b. An angle is ordinarily thought of as being formed by the junction of two straight lines that

may or may not continue beyond the junction. If the lines do continue, then the two opposite angles at

the vertex are known as vertical angles. This situation was illustrated in Figure 3-7. When the two lines

intersect each other at 90, then four equal angles are formed and are known as right angles. The two

right angles sharing a common side and vertex are known as supplementary angles. The opposite or

exterior sides of the two right angles form what is known as a straight angle. Each pair of right angles,

sharing a common side, can also be called adjacent angles.

c. To solve many of the geometric problems, certain principles have to be taken as they stand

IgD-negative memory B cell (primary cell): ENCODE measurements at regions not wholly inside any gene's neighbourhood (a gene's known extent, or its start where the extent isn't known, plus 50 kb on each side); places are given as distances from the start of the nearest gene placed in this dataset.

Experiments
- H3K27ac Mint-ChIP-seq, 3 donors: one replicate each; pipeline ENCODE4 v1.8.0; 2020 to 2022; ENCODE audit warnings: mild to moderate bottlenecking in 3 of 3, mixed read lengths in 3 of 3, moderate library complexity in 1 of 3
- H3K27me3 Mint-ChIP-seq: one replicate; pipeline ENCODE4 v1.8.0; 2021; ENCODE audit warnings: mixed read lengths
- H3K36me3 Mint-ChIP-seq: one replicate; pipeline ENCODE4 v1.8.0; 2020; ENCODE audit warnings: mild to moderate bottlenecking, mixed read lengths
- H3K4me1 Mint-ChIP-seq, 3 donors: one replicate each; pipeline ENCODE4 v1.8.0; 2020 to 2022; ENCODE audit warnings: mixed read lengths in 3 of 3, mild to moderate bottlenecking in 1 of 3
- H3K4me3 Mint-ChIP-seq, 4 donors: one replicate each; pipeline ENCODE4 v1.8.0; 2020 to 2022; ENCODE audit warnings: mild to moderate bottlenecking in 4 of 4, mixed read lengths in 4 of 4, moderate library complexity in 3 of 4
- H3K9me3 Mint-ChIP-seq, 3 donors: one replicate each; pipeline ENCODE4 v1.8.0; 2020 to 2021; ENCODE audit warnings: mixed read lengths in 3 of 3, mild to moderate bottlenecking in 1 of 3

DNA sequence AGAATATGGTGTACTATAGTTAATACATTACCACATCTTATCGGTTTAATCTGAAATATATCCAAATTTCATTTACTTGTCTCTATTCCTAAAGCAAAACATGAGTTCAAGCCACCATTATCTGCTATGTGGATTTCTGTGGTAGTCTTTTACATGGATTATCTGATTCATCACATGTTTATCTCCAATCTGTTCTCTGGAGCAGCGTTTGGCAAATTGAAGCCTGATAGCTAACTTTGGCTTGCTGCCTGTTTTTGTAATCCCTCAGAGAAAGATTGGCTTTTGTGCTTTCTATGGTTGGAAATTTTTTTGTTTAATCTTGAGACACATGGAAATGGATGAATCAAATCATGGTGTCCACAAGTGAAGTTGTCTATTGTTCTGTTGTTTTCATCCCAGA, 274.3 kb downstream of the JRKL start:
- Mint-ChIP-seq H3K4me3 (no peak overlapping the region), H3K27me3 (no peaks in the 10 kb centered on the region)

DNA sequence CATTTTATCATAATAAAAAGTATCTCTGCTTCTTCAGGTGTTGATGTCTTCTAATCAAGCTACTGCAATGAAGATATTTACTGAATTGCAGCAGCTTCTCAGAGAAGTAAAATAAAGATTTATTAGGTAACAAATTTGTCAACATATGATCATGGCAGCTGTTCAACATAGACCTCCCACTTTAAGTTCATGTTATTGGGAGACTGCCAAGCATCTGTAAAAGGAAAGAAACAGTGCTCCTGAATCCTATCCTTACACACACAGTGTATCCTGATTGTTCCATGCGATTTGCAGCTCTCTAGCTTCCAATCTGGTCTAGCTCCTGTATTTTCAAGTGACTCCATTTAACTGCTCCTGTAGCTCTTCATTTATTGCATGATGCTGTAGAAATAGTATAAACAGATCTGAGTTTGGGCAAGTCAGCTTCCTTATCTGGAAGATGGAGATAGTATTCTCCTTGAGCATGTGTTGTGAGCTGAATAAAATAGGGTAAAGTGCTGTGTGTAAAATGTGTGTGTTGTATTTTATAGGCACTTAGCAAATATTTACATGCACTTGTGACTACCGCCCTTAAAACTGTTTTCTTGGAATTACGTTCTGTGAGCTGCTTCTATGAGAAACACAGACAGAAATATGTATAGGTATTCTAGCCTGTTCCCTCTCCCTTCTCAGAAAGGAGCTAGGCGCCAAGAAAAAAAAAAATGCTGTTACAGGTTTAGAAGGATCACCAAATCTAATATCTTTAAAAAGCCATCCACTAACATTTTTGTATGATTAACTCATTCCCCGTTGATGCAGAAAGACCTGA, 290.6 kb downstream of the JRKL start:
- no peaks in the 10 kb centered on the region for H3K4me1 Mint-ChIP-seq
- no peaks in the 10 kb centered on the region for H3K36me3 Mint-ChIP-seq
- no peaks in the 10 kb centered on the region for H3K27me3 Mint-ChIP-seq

and without proof . Based on personal observation, these principles or postulates should be firmly fixed

in your mind. There are 25 postulates in all, and they are listed in paragraph 3-6. To aid you in

analyzing geometric problems, you can use the superposition method, which allows you to compare by

superposition two lines, angles, or figures to determine whether they are equal or congruent.

d. Solving geometric problems is largely based on using theorems and corollaries. The latter

term refers to a secondary rule whose truth can be readily derived from a theorem. For convenience, the

theorems that are commonly used in plane geometry have been grouped together. Thus, the previous

text includes eight theorems which are essential to solving problems that involve lines and angles.

These eight theorems are listed under paragraphs 3-9 and 3-10; other theorems that aid in solving

triangles are given in paragraphs 3-11 through 3-16.